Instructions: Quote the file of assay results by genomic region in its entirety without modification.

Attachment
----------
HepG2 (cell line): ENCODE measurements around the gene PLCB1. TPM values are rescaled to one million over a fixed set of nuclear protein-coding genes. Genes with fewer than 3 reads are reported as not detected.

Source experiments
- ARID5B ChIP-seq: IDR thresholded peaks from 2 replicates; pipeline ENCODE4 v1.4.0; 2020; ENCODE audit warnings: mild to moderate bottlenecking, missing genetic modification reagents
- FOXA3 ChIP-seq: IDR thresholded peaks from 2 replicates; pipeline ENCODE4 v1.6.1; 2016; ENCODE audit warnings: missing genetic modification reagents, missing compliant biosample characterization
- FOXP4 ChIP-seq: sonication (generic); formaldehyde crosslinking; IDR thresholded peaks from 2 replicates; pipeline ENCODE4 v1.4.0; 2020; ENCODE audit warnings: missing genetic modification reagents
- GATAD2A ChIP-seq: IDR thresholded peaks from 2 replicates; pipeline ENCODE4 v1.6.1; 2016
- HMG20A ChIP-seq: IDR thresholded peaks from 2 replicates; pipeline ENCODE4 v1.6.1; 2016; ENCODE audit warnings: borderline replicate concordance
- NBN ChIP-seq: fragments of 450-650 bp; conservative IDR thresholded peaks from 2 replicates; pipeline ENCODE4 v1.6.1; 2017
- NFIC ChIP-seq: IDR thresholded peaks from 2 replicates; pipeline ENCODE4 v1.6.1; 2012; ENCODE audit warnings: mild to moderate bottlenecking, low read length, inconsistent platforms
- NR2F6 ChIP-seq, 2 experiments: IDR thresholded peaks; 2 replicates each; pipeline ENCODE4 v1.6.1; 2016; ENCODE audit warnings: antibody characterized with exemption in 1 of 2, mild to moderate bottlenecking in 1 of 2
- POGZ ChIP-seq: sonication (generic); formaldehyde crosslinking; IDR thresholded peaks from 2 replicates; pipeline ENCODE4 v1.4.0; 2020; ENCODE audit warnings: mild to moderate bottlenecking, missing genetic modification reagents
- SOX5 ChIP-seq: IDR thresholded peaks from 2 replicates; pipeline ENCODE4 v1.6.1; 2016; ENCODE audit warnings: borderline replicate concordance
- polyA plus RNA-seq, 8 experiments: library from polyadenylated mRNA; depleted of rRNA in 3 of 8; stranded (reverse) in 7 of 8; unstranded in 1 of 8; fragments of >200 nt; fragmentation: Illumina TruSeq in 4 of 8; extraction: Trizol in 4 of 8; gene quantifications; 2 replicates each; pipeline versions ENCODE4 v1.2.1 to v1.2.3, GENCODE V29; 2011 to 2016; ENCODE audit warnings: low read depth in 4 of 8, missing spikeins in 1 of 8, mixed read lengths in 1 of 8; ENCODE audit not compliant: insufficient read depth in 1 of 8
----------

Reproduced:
HepG2 (cell line): ENCODE measurements around the gene PLCB1. TPM values are rescaled to one million over a fixed set of nuclear protein-coding genes. Genes with fewer than 3 reads are reported as not detected.

Source experiments
- ARID5B ChIP-seq: IDR thresholded peaks from 2 replicates; pipeline ENCODE4 v1.4.0; 2020; ENCODE audit warnings: mild to moderate bottlenecking, missing genetic modification reagents
- FOXA3 ChIP-seq: IDR thresholded peaks from 2 replicates; pipeline ENCODE4 v1.6.1; 2016; ENCODE audit warnings: missing genetic modification reagents, missing compliant biosample characterization
- FOXP4 ChIP-seq: sonication (generic); formaldehyde crosslinking; IDR thresholded peaks from 2 replicates; pipeline ENCODE4 v1.4.0; 2020; ENCODE audit warnings: missing genetic modification reagents
- GATAD2A ChIP-seq: IDR thresholded peaks from 2 replicates; pipeline ENCODE4 v1.6.1; 2016
- HMG20A ChIP-seq: IDR thresholded peaks from 2 replicates; pipeline ENCODE4 v1.6.1; 2016; ENCODE audit warnings: borderline replicate concordance
- NBN ChIP-seq: fragments of 450-650 bp; conservative IDR thresholded peaks from 2 replicates; pipeline ENCODE4 v1.6.1; 2017
- NFIC ChIP-seq: IDR thresholded peaks from 2 replicates; pipeline ENCODE4 v1.6.1; 2012; ENCODE audit warnings: mild to moderate bottlenecking, low read length, inconsistent platforms
- NR2F6 ChIP-seq, 2 experiments: IDR thresholded peaks; 2 replicates each; pipeline ENCODE4 v1.6.1; 2016; ENCODE audit warnings: antibody characterized with exemption in 1 of 2, mild to moderate bottlenecking in 1 of 2
- POGZ ChIP-seq: sonication (generic); formaldehyde crosslinking; IDR thresholded peaks from 2 replicates; pipeline ENCODE4 v1.4.0; 2020; ENCODE audit warnings: mild to moderate bottlenecking, missing genetic modification reagents
- SOX5 ChIP-seq: IDR thresholded peaks from 2 replicates; pipeline ENCODE4 v1.6.1; 2016; ENCODE audit warnings: borderline replicate concordance
- polyA plus RNA-seq, 8 experiments: library from polyadenylated mRNA; depleted of rRNA in 3 of 8; stranded (reverse) in 7 of 8; unstranded in 1 of 8; fragments of >200 nt; fragmentation: Illumina TruSeq in 4 of 8; extraction: Trizol in 4 of 8; gene quantifications; 2 replicates each; pipeline versions ENCODE4 v1.2.1 to v1.2.3, GENCODE V29; 2011 to 2016; ENCODE audit warnings: low read depth in 4 of 8, missing spikeins in 1 of 8, mixed read lengths in 1 of 8; ENCODE audit not compliant: insufficient read depth in 1 of 8